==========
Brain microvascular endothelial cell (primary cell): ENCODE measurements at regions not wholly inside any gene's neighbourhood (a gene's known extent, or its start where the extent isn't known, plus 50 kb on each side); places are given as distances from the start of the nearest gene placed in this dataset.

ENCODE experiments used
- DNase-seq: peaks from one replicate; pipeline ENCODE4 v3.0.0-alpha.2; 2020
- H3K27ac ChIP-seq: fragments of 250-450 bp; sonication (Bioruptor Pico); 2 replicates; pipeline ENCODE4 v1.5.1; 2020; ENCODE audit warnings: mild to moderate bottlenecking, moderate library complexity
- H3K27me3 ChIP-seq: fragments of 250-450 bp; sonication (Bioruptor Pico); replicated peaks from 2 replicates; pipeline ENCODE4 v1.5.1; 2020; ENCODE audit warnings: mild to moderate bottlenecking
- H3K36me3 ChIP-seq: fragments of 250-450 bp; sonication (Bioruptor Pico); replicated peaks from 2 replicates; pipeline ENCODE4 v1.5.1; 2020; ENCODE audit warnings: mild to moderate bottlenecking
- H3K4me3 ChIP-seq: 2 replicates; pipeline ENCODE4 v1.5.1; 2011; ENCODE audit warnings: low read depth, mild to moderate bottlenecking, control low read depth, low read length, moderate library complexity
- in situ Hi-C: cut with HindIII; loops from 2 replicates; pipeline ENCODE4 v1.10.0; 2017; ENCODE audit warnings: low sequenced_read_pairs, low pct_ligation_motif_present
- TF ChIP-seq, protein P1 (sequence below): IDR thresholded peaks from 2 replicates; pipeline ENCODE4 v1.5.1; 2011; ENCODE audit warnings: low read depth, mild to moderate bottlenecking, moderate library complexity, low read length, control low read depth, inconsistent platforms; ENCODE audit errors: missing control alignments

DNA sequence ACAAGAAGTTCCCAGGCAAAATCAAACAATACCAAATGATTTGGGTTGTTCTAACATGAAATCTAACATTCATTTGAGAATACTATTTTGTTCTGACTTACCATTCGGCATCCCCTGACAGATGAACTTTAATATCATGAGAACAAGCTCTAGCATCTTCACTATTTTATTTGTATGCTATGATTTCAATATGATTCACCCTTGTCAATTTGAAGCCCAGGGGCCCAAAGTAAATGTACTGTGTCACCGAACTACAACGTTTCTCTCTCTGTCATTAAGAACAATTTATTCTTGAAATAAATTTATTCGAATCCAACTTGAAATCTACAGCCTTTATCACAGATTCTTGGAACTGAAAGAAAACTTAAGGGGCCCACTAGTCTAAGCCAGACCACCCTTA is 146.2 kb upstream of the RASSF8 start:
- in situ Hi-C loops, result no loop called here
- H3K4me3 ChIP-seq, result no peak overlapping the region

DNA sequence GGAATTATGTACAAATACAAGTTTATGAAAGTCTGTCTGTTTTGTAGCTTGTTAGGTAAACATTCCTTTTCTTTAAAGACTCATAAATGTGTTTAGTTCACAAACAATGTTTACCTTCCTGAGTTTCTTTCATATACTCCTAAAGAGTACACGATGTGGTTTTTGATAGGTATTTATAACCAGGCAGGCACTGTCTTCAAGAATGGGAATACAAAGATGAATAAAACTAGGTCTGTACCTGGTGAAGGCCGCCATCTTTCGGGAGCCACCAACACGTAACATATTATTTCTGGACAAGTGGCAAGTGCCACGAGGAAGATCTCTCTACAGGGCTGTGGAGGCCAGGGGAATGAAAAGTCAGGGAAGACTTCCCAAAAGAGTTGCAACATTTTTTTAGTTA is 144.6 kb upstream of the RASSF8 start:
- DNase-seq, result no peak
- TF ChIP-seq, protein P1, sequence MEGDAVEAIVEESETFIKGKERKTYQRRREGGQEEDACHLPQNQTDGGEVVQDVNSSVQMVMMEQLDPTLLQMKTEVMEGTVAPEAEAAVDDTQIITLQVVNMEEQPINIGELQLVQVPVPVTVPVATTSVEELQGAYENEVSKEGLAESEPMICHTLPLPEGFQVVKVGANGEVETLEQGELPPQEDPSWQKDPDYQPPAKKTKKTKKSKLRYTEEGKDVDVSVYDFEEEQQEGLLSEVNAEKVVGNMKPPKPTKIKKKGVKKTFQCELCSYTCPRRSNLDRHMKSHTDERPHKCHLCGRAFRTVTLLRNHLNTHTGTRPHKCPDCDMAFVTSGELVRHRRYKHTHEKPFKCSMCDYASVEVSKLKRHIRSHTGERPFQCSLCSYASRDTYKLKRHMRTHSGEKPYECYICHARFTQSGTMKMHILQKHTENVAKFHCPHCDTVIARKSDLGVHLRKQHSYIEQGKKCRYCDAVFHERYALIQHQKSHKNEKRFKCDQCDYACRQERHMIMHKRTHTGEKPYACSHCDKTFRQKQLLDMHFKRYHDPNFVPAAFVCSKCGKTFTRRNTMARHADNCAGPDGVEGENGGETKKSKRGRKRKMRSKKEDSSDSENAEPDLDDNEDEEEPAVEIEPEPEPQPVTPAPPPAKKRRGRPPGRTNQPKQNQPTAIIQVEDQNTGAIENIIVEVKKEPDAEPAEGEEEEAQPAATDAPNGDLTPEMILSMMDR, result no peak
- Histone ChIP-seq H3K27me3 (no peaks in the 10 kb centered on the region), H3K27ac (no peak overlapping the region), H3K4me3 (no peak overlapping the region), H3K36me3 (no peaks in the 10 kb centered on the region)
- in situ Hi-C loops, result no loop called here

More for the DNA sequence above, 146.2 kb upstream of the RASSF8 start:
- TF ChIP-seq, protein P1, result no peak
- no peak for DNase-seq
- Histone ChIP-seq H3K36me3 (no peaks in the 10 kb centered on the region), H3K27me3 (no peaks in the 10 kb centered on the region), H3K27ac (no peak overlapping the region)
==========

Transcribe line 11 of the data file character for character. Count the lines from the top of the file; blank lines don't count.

- in situ Hi-C loops, result no loop called here